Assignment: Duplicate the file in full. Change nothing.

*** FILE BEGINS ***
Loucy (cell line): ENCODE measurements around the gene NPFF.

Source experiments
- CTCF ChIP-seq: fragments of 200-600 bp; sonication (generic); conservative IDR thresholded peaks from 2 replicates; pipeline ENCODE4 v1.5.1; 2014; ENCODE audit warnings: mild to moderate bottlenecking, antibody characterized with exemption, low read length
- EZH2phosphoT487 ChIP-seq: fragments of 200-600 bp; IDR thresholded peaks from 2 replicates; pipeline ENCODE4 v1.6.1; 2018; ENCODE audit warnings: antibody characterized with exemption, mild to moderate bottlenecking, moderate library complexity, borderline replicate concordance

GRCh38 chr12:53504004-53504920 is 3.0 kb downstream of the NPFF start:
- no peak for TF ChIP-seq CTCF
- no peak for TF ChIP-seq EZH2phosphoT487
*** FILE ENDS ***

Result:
Loucy (cell line): ENCODE measurements around the gene NPFF.

Source experiments
- CTCF ChIP-seq: fragments of 200-600 bp; sonication (generic); conservative IDR thresholded peaks from 2 replicates; pipeline ENCODE4 v1.5.1; 2014; ENCODE audit warnings: mild to moderate bottlenecking, antibody characterized with exemption, low read length
- EZH2phosphoT487 ChIP-seq: fragments of 200-600 bp; IDR thresholded peaks from 2 replicates; pipeline ENCODE4 v1.6.1; 2018; ENCODE audit warnings: antibody characterized with exemption, mild to moderate bottlenecking, moderate library complexity, borderline replicate concordance

GRCh38 chr12:53504004-53504920 is 3.0 kb downstream of the NPFF start:
- no peak for TF ChIP-seq CTCF
- no peak for TF ChIP-seq EZH2phosphoT487